While at this fetal stage of the company, we’re still figuring a lot out, we’re confident there’s an appetite for this model and the stories it creates.
What you can hold us to, and look forward to — is a tool, platform and philosophy that believes in the following bullet points down the core (and probably many more I haven’t thought to write down, yet).
Curious Nation believes:
- curiosity is a unique neutral stance in which to gain insight knowledge
- asking questions is a powerful tool for human connection
- everyone has interesting questions (aka story ideas) worth investigating, no matter their age, race, class, gender, profession or any other means of division
- journalism is a public service
- journalists can do a better and more direct job in serving the public
- the power of the press and the access that comes with it should be shared
- every newsroom should have a place at the editorial table for the public’s preferences
- traditional, enterprise and investigative reporting as well as beat structures remain critical for our democracy, and there’s also room in the newsroom to have this bottom-up model, too
- reporters have unique skills to synthesize information and their work is a craft and should be valued
- stories don’t need to contain conflict to be interesting or valuable or newsworthy
- journalists co-reporting with the public unlocks new storytelling techniques and insights
- people value being represented in their news environment
- journalism involves an aspect of customer service, let’s not pretend it shouldn’t
- institutions are most powerful when they align their resources with the public interest
- sharing what you’re reporting on as you’re reporting allows others to shape work and offer insights
- public access to those who get to dictate the narrative of our societies is critical
- local news is and will always be very important
- local journalism can be more original, less of an echo chamber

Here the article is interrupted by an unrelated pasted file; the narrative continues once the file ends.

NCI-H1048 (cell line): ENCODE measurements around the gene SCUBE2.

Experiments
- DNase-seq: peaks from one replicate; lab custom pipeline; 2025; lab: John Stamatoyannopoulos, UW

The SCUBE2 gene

- original reporting is what will help news organizations survive and thrive, not being fastest at putting up a story that everyone else is doing, too
- journalism has immense potential to unite but doesn’t take advantage of it
- collaboration is the key to a healthy journalism ecosystem
- technology should be used to facilitate more human interaction of higher quality, not to remove the need for human interaction
- journalists / news outlets should celebrate and actively elevate the contributions of audiences
- stories that originate through genuine wonder vs as an assignment carry a different energy
- the news industry often inspires sadness and anger rather than curiosity
- curiosity is the antidote for apathy
- curiosity is contagious
Building this company, and dare I say — this movement, to create a more democratic process for newsmaking, is going to be an ever-evolving process and we hope you’ll be interested in collaborating with us at some point when the time is right. To learn what we’re up to — here’s a quick, handy form to help us keep you in the know. And of course, we Tweet, too. Here’s hoping we cross paths in the growing countryside of Curious Nation. I can report with certainty, it’s beautiful here.